This game is perfect to use alongside the virtual-skipping-league KS1 skipping lesson plan.

Over the centuries, hundreds of skipping games and skipping rhymes have been made up, handed down, passed around, modified and updated by children. They are fantastic fun and are surprisingly challenging. There as many regional variations of rhymes and games as there are skipping games themselves. The number of participants varies from game to game but all games need observant and competent rope turners. A little practice at simply turning the ropes with each other would be time well spent.

You will need the correct rope. There are two types of long ropes available from skip-hop that are suitable for these skipping games. For one, two or three skippers in one rope, we suggest that you use one of the ropes in our double dutch speed skipping rope set. For any games involving four or more skippers at a time, we suggest our 7.5m Long Rope.

So let’s start with a lovely game for younger children, best for Reception and key stage 1 children – that’s approximate ages of 3yrs to 5yrs.

Over The Moon Skipping Game

We have been using this skipping game in workshops since day one. It’s the perfect skipping game for children in Nursery, Reception and Year 1 to try (three to five-year-old children). It helps alleviate any fear of the rope, develops timing and an understanding of when to run and when to stay put, and is simple but very exciting (as even adults will attest).

Skippers line up at right angles to the long rope and turners, far enough away to not get hit, of course, but close enough to minimise the distance needed to run under it.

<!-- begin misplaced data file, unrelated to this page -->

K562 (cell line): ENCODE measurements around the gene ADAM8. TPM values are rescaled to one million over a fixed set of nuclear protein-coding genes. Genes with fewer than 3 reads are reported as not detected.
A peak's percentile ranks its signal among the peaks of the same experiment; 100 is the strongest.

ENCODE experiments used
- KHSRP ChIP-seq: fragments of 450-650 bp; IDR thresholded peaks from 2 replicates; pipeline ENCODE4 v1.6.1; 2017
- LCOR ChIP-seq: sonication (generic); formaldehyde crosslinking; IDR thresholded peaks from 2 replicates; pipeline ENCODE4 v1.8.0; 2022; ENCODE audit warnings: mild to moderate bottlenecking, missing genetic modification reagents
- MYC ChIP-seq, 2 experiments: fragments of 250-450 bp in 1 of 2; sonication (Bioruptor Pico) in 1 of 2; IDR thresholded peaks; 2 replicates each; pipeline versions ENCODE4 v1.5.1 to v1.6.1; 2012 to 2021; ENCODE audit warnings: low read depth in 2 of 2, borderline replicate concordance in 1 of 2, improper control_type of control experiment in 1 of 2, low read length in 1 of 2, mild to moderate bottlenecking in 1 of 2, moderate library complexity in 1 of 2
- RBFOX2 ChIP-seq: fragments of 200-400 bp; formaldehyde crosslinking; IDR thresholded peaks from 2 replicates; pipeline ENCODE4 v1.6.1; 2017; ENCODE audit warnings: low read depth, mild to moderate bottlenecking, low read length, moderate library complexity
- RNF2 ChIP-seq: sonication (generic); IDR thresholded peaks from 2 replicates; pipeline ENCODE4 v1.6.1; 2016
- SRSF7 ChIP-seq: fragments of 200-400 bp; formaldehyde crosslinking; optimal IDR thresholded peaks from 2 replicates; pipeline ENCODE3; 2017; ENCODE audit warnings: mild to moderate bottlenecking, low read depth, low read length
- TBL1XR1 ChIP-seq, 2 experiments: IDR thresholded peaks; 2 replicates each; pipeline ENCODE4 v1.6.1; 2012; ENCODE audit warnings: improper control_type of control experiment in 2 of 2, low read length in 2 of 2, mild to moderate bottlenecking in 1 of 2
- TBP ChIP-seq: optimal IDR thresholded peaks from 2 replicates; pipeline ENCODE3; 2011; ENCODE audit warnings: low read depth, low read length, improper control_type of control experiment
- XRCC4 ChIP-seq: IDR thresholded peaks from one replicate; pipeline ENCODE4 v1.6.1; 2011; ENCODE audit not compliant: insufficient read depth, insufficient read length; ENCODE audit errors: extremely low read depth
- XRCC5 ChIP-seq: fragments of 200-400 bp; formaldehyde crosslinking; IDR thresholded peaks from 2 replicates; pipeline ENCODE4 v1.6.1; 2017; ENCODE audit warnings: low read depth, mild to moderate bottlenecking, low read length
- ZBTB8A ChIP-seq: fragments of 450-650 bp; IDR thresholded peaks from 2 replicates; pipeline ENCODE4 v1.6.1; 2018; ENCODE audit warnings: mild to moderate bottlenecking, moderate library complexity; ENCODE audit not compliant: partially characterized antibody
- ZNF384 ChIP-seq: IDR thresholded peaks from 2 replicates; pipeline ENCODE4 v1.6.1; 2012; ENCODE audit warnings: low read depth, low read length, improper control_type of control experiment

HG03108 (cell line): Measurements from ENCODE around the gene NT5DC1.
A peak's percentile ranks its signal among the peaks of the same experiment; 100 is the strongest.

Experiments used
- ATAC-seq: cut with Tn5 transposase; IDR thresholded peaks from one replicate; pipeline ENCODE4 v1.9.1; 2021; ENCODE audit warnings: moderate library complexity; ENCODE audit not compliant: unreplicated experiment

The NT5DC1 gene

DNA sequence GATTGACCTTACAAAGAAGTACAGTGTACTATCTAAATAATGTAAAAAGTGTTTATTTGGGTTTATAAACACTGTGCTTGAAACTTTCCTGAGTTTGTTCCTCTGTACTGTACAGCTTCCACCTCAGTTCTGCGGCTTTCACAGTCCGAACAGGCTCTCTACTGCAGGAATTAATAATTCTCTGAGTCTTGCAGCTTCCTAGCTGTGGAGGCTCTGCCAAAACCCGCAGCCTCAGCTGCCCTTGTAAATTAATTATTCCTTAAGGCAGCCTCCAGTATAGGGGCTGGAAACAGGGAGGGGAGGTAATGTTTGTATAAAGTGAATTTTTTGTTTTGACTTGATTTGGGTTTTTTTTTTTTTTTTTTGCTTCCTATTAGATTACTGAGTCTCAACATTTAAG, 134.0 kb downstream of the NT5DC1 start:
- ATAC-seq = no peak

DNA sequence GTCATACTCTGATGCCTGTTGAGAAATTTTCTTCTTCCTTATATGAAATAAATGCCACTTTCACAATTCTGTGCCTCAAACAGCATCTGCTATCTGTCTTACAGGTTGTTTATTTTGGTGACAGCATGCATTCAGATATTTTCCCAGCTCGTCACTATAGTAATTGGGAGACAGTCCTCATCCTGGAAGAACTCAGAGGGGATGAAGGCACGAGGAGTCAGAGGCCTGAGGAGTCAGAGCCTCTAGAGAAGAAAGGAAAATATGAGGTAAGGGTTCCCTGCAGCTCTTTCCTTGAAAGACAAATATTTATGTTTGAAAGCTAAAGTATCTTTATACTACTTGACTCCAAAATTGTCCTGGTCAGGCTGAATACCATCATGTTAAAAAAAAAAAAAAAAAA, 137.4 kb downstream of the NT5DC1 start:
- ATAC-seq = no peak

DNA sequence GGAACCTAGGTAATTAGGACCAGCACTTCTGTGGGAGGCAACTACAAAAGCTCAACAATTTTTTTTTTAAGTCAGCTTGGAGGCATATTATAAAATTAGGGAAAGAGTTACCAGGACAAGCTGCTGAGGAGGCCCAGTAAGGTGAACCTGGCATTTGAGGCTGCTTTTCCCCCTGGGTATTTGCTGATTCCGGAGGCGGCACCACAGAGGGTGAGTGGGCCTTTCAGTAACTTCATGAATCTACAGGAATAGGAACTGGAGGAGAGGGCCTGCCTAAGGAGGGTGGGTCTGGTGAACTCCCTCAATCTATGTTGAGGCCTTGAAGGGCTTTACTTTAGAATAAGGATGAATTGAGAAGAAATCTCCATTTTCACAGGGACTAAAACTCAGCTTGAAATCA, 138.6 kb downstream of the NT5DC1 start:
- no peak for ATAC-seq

The long rope needs to be turned in a direction which means the skippers are running with the long rope, not against it. To check this, if the turners stand with their arms out straight and parallel to the floor and are both pointing in the skippers’ direction. If their arms move down towards the floor to begin the turning process, this will send the long rope in the correct direction. i.e. away from the skippers towards the floor. Not away from the skippers towards the sky which is the result of moving the arms up.

Once the long rope is in motion, the skipper runs under the long rope and out the other side and stops when they are far enough away not to get hit.

Under the Moon – Over the Stars.

This skipping game is divided into two parts:
The first part is Under the Moon, which you have just read, and then Over the Stars.
The child or children are now on the far side of the rope having run through.
To complete the Over the Stars skipping game, the skipper turns around and runs back at the long rope and tries to jump it. The long rope is still travelling in the same direction and hasn’t stopped since the skipper went underneath it, so the timing of the run is even more essential than before.
teaching tip The best point at which to begin the return is when the long rope is level with the skipper’s nose and on its way up.